Americans Are Still Pretty Confused About How Sunscreen Works: Survey

Sunscreen
A survey finds that plenty of us are in the dark when it comes to reading a sunscreen bottle properly. Photo Courtesy of Shutterstock

Summer’s right on the horizon, with its inaugural start this Sunday, June 21. So as many of us prepare for the lazy days of beach and park gazing, it’s worth noting that according to a new study published in JAMA Dermatology, we’re actually pretty ignorant about how and why sunscreen works.

The small study found that only about half of those polled could correctly identify the level of protection sunscreen offers and about how much we should apply to our skin; and only one-third understood which type of labeling denotes protection against skin cancer and sunburns, among other gaps in sunscreen knowledge.

Surveying 114 participants who had visited the Northwestern Medicine dermatology clinic between June 1 and August 31, 2014, the authors asked them a series of questions about their sunscreen use and their knowledge of the labeling terms placed on the bottles themselves, alongside taking down demographical information.

About 80 percent had purchased sunscreen in 2013, primarily to keep them free of sunburns — skin cancer prevention remained a distant second on the priority list. Some of the misconceptions the participants held about sunscreen included:

  • 62.3 percent didn’t understand what labeling terms on sunscreen determined skin cancer protection (SPF or broad spectrum).

  • 93 percent didn’t know that only broad spectrum sunscreens can protect against skin aging, which is caused by UV-A radiation.

  • 71 percent didn’t understand that SPF (Sun Protection Factor) is only meant to tell you how effective the sunscreen is against preventing sunburns, which is caused by UV-B radiation (Broad spectrum sunscreen contains protection against both types of UV radiation, which are in turn both tied to skin cancer risk)

  • 44.7 percent didn’t know how much sunscreen needs to be applied to the skin for optimal protection (1.5 ounces, or a shot glass’ worth for the entire body to be covered)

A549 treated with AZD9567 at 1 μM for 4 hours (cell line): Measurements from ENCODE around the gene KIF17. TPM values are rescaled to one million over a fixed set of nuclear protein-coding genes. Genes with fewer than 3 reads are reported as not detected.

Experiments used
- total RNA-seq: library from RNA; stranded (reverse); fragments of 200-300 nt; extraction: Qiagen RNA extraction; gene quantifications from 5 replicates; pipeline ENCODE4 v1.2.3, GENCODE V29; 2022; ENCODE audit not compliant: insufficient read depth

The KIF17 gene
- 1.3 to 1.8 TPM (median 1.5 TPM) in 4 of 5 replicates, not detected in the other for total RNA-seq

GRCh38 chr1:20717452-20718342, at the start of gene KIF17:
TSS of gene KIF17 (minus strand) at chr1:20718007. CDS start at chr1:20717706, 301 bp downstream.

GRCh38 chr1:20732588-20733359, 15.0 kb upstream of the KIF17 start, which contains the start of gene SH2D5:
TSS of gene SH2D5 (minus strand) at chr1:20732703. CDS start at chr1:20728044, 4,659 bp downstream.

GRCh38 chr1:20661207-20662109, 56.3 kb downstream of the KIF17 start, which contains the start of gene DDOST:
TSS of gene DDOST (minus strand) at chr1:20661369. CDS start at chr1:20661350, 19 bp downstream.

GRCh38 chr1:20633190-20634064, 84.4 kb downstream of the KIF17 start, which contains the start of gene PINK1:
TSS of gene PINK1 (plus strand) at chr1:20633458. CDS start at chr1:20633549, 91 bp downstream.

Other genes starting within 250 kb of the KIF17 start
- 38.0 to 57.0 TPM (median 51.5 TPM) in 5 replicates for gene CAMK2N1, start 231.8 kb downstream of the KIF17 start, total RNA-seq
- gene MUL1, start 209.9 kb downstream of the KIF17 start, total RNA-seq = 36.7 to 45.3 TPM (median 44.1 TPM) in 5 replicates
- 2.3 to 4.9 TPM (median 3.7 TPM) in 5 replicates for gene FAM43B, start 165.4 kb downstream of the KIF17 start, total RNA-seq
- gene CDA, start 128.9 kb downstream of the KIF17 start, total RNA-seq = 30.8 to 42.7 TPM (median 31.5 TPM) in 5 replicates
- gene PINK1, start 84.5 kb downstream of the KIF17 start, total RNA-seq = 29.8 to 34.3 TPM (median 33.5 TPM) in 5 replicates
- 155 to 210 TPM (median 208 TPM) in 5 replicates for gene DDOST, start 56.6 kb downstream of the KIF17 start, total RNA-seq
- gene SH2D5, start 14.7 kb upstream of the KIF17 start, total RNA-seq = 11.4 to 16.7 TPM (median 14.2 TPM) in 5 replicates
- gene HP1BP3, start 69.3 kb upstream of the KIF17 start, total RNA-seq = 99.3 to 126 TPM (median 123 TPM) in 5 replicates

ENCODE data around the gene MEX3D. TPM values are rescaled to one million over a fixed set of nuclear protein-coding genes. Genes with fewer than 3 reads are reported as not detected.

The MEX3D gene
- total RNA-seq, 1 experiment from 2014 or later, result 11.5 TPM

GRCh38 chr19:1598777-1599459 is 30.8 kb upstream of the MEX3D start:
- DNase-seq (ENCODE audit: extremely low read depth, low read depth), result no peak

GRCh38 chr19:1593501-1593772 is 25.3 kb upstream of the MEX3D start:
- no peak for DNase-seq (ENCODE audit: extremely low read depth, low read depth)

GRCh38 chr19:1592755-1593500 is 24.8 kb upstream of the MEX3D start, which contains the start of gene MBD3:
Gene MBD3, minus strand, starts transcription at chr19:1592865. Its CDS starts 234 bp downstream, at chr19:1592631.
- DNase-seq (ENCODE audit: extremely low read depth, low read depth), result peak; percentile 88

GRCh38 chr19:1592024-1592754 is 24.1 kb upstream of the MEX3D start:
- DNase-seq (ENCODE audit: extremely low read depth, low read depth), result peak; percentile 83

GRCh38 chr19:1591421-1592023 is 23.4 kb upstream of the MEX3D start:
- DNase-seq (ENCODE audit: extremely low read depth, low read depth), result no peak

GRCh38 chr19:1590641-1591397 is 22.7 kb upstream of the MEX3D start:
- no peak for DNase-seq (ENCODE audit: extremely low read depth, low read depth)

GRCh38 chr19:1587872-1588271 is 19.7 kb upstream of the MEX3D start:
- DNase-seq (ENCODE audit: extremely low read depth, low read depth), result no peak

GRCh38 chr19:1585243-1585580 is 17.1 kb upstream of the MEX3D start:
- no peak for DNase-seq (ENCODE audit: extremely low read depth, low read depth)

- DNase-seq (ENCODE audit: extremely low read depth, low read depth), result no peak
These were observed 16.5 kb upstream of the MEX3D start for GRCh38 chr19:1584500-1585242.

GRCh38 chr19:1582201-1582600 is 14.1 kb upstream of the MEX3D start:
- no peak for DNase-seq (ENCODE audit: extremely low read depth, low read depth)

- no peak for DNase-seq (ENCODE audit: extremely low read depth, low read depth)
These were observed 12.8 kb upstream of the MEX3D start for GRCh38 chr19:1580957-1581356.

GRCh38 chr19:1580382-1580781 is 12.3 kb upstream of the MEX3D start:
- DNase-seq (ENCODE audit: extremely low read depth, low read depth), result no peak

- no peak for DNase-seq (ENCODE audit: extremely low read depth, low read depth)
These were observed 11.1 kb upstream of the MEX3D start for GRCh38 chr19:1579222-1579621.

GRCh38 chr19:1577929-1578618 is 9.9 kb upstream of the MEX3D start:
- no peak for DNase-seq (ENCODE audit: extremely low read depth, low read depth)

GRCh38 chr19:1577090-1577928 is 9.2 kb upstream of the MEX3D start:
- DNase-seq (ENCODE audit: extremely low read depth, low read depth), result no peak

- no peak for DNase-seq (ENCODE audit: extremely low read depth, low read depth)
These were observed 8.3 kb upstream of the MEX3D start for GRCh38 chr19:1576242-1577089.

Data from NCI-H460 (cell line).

• 57 percent didn’t understand that SPF is shorthand for the multiplied length of time someone can be exposed to the sun and not get sunburnt compared to no protection (So SPF 30 would allow you to spend 30x as much time out in the sun sans burn than you would normally).  

For a bit of good news, more than 80 percent understood that the best form of skin cancer prevention is to avoid the sun altogether; and when shown the specific labels, about 80 percent knew that SPF determined UV-B protection, while a four-star system determined UV-A protection (even if they didn’t exactly know the effects of either radiation on the skin).

Taken altogether, the authors feel their findings showcase a lingering disconnect when it comes to skin health care. "Despite the recent changes in labeling mandated by the US Food and Drug Administration, this survey study suggests that the terminology on sunscreen labels may still be confusing to consumers," they concluded. "Furthermore, consumers may hold misconceptions about the factors important in a sunscreen, including a common overreliance on the SPF value. There is an ongoing need for physicians to educate their patients about the need for protection against both UV-A and UV-B radiation in preventing skin cancer and sunburns."

So for all your sun worshippers out there, be sure to bone up on your sunscreen expertise (including which brands might be useless) before you head out to the beach this summer.

Source: Kong B, Sheu S, Kundu R. Assessment of Consumer Knowledge of New Sunscreen Labels. JAMA Dermatology. 2015

 
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